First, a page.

Crime

Courtesy of NetGalley. I don’t know much about the Lizzie Borden case except for the little rhyme – Lizzie Borden took an axe and gave her mother forty whacks. When she saw what she had done, she gave her father 41“. So I’m intrigued to read this fictionalisation of the case, which is getting good reviews…

The Blurb says: In this riveting debut novel, Sarah Schmidt recasts one of the most fascinating murder cases of all time into an intimate story of a volatile household and a family devoid of love.

On the morning of August 4, 1892, Lizzie Borden calls out to her maid: Someone’s killed Father. The brutal ax-murder of Andrew and Abby Borden in their home in Fall River, Massachusetts, leaves little evidence and many unanswered questions. While neighbors struggle to understand why anyone would want to harm the respected Bordens, those close to the family have a different tale to tell—of a father with an explosive temper; a spiteful stepmother; and two spinster sisters, with a bond even stronger than blood, desperate for their independence.

* * * * *

Fiction

Courtesy of NetGalley. I never know whether to count Turow’s books as crime or fiction, but this one looks like a bit of a departure from his usual American courtroom thriller, so I’m going with fiction for the moment…

The Blurb says: At the age of fifty, former prosecutor Bill ten Boom has walked out on everything he thought was important to him: his law career, his wife, Kindle County, even his country. Still, when he is tapped by the International Criminal Court–an organization charged with prosecuting crimes against humanity–he feels drawn to what will become the most elusive case of his career. Over ten years ago, in the apocalyptic chaos following the Bosnian war, an entire Roma refugee camp vanished. Now for the first time, a witness has stepped forward: Ferko Rincic claims that armed men marched the camp’s Gypsy residents to a cave in the middle of the night-and then with a hand grenade set off an avalanche, burying 400 people alive. Only Ferko survived.

Boom’s task is to examine Ferko’s claims and determinine who might have massacred the Roma. His investigation takes him from the International Criminal Court’s base in Holland to the cities and villages of Bosnia and secret meetings in Washington, DC, as Boom sorts through a host of suspects, ranging from Serb paramilitaries, to organized crime gangs, to the US government itself, while also maneuvering among the alliances and treacheries of those connected to the case: Layton Merriwell, a disgraced US major general desperate to salvage his reputation; Sergeant Major Atilla Doby,a vital cog in American military operations near the camp at the time of the Roma’s disappearance; Laza Kajevic, the brutal former leader of the Bosnian Serbs; Esma Czarni, Ferko’s alluring barrister; and of course, Ferko himself, on whose testimony the entire case rests-and who may know more than he’s telling.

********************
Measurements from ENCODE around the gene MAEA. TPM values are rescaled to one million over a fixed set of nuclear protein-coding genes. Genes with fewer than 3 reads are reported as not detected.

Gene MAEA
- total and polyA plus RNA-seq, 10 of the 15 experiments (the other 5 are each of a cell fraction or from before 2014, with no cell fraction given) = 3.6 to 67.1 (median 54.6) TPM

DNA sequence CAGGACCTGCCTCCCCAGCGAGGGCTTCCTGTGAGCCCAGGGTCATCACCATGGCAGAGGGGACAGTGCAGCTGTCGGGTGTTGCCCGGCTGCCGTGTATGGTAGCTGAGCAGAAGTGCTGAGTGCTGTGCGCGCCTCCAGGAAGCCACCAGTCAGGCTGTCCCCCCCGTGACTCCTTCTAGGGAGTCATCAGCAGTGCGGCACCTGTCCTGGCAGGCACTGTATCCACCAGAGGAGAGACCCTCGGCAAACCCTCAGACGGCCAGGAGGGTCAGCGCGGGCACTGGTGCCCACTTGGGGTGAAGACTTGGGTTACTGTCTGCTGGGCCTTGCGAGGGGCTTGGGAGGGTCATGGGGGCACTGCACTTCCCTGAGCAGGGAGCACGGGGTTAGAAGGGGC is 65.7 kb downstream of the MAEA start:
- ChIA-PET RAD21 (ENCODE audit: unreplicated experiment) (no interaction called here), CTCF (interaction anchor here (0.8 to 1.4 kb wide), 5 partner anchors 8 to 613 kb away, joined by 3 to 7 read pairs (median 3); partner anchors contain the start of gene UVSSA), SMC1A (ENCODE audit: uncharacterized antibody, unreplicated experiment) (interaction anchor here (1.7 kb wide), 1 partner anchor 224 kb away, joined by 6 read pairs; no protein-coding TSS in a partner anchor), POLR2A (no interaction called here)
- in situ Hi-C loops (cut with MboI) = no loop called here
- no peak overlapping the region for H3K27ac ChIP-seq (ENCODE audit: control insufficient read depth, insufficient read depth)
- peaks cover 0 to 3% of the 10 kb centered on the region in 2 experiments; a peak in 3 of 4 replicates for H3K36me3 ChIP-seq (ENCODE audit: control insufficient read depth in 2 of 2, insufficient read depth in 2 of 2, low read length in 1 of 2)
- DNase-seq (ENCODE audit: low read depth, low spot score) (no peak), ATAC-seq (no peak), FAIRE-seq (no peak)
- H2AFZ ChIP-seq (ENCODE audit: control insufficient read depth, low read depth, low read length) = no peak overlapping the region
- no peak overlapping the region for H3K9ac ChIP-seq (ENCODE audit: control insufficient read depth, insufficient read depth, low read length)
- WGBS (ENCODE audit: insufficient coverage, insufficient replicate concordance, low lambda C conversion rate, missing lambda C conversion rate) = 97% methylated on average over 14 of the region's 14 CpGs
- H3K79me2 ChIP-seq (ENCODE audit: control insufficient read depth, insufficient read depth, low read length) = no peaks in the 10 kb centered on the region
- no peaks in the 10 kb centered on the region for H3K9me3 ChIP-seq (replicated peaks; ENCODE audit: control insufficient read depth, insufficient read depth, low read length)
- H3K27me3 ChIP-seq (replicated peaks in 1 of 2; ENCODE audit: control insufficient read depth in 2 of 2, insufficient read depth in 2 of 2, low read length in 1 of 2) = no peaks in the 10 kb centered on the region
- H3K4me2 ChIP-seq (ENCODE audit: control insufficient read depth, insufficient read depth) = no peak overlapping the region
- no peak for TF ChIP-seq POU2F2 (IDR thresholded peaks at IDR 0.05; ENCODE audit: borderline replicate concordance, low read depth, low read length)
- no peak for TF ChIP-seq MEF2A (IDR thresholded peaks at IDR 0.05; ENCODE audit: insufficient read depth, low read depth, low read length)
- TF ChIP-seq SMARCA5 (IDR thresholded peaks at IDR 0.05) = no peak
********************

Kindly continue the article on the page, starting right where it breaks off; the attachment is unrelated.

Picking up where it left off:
* * * * *

Crime

Courtesy of NetGalley again! I loved Koethi Zan’s debut novel, The Never List, so I’ve been waiting impatiently for her second. I have high expectations, but the second book is notoriously difficult…

The Blurb says: SHE’D DO ANYTHING FOR HER HUSBAND.

Julie has the perfect life

A kind boyfriend, loving parents and good grades. She has everything ahead of her.

Cora’s life is a nightmare

A psychopath for a husband, a violent father and a terrible secret. There’s no way out.

But one night, their worlds collide

Locked in an isolated house together, they must work out what has happened – and who they can trust to set them free.

From the bestselling author of The Never List, this is a breath-taking new thriller about the wife of a kidnapper and her relationship with his last victim.

* * * * *

Crime on Audio

Courtesy of Audible via MidasPR. Having recently enjoyed my first venture into Maigret after many years, I leapt at the chance to listen to one of them on audio. The narrator is Gareth Armstrong, who sounds good on the sample…

The Blurb says: The thirty-seventh book in the new Penguin Maigret series. While keeping watch outside Mademoiselle Clément’s boarding house to await a suspect in a local bar robbery, a man named Janvier is shot in the chest. When Maigret, whose wife is away caring for her sister in Alsace, hears of the crime, he moves into the boarding house to solve the case. But the web quickly grows ever-more tangled, and Maigret must navigate generations-long secrets and a torrid affair to find his answers before it’s too late.

* * * * *

NB All blurbs taken from Goodreads.

* * * * *

So…what do you think? Do any of these tempt you?

* * * * *

Bookish selfie…

A snapshot of my reading week in quotes…

….Day after day. Always on the move. My boot heels quite worn away. Wolfmouth only left me alone when I came home at night. Even then he followed me through the hallways, tap dancing up the stairs. He followed me, he follows me. Step scuff smack step, step scuff smack step. Echoing in the stairwell at the end of another long day.
….– The kooks, there are more of them all the time.
….– That’s right, Mrs. Waxman.